Honiton—A bobbin lace, in the present application of the name similar to Duchesse. It is coarser, and shows mosaic and other effects which are characterized by wheels and set figures. Appliqué and guipure are the two classes of this lace. The appliqué is made by working the pattern parts on the lace pillow and securing them on a net. The guipure, which commonly passes as Honiton, consists of designs united by brides. Honiton braid is a narrow, machine-made fabric; the variety in most general use is composed of a series of oval-shaped figures united by narrow bars. It comes in different widths in linen, cotton, and silk, and is used in the manufacture of lace handkerchiefs and lace.

Irish—A term denoting a variety of laces made in Ireland, of which the two most individual and best-known kinds are the net embroideries of Limerick and the appliqué and cut cambric work of Carrickmacross. Other varieties, imitations of foreign laces, are Irish point, resembling Brussels lace; black and white Maltese; silver, black, white, and colored blondes. Irish crochet is an imitation of the needle-point laces of Spain and Venice. Baby Irish is finer and flatter. Crochet Irish lace is made extensively in the Phillipines and in China.

Lille—A bobbin lace made on simple net. It resembles Mechlin, Brussels, and Valenciennes, but can be distinguished by its hexagonal or square mesh which is formed by twisting two threads around each other.

Limerick—Embroidery on net.

Macramé—A knotted lace, usually in geometric design.

Margot-Margherita—A net . ground embroidered. It is similar to Limerick.

Maltese—Bobbin lace made in Malta, usually of silk in black or white. The design is usually a conventionalized Maltese cross and seed-like dots called "mosca" united with a pearled bar ground. There is a cotton machine variety.

Mechlin—This is the most supple of all linen laces and connoisseurs rank it very high. It is sometimes called Maline. It is a bobbin lace of filmy flowers (the favorite being the rose and the carnation) and ornaments outlined with a narrow flat band or cord, on a fine net hexagonal or round mesh resembling Brussels pillow lace. The mesh is the daintiest made and is sometimes ornamented with dots.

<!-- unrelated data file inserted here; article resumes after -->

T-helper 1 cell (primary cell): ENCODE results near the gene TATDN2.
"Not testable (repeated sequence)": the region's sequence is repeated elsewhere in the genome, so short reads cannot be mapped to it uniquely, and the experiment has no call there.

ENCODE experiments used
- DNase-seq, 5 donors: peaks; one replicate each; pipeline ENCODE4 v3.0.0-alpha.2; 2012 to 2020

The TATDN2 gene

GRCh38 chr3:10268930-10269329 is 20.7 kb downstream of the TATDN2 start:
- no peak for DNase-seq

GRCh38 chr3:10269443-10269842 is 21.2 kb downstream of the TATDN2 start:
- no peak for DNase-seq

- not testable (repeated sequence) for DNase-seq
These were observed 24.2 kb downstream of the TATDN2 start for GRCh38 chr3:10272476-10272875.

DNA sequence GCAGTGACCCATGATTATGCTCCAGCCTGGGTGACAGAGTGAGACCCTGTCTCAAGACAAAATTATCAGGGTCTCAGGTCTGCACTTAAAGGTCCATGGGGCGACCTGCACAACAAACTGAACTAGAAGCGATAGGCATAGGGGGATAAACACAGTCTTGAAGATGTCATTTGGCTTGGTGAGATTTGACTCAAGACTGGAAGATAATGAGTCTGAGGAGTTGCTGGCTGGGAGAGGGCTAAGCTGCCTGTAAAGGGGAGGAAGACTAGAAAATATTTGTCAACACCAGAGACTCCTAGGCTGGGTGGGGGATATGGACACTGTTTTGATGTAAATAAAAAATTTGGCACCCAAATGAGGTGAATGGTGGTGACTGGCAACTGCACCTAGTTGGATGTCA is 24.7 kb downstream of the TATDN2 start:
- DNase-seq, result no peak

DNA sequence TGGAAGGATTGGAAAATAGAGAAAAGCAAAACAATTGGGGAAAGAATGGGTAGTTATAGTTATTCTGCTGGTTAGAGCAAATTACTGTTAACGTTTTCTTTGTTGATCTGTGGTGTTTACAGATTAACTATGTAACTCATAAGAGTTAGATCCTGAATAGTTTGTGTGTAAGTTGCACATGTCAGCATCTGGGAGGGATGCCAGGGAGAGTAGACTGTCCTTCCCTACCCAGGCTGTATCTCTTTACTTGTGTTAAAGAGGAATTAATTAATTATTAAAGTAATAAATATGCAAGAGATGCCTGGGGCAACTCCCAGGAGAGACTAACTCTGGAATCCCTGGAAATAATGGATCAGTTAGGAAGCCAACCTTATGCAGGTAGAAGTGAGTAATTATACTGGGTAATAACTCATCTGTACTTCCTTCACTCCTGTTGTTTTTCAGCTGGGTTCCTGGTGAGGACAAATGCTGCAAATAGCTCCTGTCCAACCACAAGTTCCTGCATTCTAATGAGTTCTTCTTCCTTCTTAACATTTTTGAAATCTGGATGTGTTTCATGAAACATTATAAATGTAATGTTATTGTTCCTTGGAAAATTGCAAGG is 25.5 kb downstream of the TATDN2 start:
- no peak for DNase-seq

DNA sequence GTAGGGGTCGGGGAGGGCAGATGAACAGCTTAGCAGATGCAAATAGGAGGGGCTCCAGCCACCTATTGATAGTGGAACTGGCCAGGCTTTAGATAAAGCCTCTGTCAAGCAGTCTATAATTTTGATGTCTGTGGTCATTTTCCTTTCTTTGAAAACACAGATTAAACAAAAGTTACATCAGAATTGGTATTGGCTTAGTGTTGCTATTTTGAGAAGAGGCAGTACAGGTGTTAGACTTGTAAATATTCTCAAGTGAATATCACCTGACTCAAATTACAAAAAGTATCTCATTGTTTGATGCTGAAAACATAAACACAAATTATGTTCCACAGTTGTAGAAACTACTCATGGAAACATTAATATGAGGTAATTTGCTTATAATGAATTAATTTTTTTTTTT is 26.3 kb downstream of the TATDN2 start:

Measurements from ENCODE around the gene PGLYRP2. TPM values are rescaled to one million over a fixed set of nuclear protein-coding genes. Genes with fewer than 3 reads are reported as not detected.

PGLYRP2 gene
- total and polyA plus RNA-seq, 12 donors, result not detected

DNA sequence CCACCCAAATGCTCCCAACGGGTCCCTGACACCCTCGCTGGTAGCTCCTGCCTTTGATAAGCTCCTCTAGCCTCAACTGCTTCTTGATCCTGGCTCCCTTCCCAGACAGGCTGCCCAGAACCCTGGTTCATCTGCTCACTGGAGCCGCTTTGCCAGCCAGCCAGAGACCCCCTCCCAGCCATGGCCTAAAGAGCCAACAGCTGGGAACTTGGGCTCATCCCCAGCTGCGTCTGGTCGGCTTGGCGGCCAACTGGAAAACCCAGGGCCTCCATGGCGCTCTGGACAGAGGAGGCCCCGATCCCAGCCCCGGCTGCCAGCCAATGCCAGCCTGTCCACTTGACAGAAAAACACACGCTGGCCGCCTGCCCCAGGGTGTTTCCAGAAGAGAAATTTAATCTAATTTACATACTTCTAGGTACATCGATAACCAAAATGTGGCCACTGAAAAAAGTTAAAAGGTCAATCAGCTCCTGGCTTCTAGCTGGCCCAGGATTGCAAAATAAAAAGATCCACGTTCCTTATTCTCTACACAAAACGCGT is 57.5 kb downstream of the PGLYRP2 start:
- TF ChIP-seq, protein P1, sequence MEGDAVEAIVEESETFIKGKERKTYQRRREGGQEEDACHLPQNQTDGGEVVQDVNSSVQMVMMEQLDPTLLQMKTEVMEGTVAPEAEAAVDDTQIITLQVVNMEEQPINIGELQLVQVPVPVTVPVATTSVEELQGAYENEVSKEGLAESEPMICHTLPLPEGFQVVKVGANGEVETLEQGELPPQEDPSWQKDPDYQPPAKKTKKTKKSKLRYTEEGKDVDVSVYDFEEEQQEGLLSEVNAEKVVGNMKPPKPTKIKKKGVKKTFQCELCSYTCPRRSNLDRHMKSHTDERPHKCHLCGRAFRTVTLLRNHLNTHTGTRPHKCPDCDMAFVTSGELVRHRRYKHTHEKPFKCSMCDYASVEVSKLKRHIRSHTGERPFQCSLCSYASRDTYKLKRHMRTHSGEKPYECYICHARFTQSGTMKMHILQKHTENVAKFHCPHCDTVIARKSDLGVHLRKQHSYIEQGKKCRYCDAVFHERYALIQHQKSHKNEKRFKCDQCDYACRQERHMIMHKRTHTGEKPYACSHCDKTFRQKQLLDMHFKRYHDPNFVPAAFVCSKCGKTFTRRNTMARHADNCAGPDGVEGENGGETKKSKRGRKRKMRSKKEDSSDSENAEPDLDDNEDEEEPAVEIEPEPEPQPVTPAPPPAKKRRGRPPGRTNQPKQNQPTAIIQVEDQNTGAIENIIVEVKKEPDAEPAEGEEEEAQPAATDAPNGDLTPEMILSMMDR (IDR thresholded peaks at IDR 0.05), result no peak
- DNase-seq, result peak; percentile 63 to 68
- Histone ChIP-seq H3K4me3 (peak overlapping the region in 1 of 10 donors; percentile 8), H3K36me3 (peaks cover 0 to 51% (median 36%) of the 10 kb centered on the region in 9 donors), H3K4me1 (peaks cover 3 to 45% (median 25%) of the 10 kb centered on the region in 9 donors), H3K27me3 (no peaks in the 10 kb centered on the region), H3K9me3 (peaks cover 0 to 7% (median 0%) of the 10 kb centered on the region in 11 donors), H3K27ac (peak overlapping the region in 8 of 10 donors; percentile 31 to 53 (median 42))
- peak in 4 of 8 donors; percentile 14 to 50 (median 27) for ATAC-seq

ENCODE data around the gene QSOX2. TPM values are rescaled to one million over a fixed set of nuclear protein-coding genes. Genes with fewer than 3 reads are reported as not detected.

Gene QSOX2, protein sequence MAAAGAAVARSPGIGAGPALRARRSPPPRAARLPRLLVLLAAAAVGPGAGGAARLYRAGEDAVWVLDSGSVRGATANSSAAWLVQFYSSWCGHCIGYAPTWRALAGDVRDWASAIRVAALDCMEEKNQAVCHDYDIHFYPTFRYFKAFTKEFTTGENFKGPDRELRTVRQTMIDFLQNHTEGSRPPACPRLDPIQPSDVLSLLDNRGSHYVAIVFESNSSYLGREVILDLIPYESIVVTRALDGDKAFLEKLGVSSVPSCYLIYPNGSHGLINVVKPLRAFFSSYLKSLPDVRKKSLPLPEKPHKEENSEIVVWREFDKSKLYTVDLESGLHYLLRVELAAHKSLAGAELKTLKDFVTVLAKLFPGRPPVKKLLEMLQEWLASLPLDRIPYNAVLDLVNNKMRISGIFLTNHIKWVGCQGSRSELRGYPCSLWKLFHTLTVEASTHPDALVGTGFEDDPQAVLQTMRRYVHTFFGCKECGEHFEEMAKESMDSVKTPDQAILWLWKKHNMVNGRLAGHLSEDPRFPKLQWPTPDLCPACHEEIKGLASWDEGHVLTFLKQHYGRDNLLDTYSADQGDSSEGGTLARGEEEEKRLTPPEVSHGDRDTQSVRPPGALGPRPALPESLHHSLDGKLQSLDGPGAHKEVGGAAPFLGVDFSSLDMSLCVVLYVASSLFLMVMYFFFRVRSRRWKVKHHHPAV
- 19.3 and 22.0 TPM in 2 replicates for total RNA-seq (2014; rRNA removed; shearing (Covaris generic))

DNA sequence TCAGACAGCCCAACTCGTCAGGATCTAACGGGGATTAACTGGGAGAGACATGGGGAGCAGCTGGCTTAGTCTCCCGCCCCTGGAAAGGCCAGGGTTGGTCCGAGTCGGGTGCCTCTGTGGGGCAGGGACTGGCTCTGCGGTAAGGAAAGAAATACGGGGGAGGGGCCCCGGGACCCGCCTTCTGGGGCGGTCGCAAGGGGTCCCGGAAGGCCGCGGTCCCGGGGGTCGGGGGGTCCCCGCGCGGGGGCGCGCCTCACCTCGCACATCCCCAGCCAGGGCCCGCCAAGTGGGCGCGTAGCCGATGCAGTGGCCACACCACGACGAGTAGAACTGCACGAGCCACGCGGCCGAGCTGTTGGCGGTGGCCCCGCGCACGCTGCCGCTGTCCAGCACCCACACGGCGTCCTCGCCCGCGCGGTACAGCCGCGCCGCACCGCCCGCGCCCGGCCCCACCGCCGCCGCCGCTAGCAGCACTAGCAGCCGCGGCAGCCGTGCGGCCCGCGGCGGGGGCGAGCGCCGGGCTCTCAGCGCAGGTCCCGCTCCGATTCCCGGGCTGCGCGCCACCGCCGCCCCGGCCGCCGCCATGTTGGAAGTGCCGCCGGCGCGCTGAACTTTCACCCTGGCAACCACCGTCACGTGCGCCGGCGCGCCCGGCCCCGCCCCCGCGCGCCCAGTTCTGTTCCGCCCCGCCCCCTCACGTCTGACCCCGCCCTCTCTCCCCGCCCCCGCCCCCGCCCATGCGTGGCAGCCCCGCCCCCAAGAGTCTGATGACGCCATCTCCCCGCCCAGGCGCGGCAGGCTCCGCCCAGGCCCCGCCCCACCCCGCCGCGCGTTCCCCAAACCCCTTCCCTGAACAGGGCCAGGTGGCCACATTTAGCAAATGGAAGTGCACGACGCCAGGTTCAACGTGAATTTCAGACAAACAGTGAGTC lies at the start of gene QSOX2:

Medicis—This lace resembles torchon and Cluny. The elliptical Cluny patterns are not present.

Metallic laces—Gold, silver, and steel are made both by hand and by machine. The hand is always a guipure; the machine a net foundation with motifs.

Net laces — Needle-point — Argentan, Alençon, Argentella, Brussels; Bobbin—Lille, Mechlin, Valenciennes. Laces with a réseau.

Nottingham—This term includes all the machine-made laces at Nottingham, England.

Plauen—T his term includes all machine-made laces originated by Plauen originally, called Swiss, St. Gall, Edelweiss, and Saxony laces.

Peasant lace—Laces made by peasants. This includes many simple and inexpensive laces, such as Dalmatian, Bisette.

Point d'esprit—At present the term denotes net embroidered at regular intervals with tiny squares, dots, or ovals. This term, in histories of lace, is often synonymous with embroidered tulle.

Point de Gaze lace—A fine, dainty, gauze-like lace similar to Alençon. The cordonnet is not buttonholing but a thread.

Point de Paris—Originally a narrow pillow lace which was quite like Brussels. The term is applied generally to machine-made cotton lace of an inferior quality. The net is hexagonal; upon it is worked flowers and leaves which are outlined with a heavy thread.

Point de Venice—( See Venetian)

Princesse—This is a delicate hand-wrought lace cleverly imitating Duchesse. The parts are made separately and are often applied to a machine-made ground.

Purling—Twisted threads and loops form this primitive and simple edge.

Raised point—Needle-point in which parts of the design are padded.

Shadow lace—A thin soft cobwebby lace of any design and of any character so long as it is shadowy.